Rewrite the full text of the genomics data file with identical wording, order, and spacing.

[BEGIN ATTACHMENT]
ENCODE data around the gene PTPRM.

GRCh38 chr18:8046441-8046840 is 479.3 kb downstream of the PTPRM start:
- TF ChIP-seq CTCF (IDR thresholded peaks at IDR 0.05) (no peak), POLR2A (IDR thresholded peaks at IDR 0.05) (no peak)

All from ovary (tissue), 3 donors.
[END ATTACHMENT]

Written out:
ENCODE data around the gene PTPRM.

GRCh38 chr18:8046441-8046840 is 479.3 kb downstream of the PTPRM start:
- TF ChIP-seq CTCF (IDR thresholded peaks at IDR 0.05) (no peak), POLR2A (IDR thresholded peaks at IDR 0.05) (no peak)

All from ovary (tissue), 3 donors.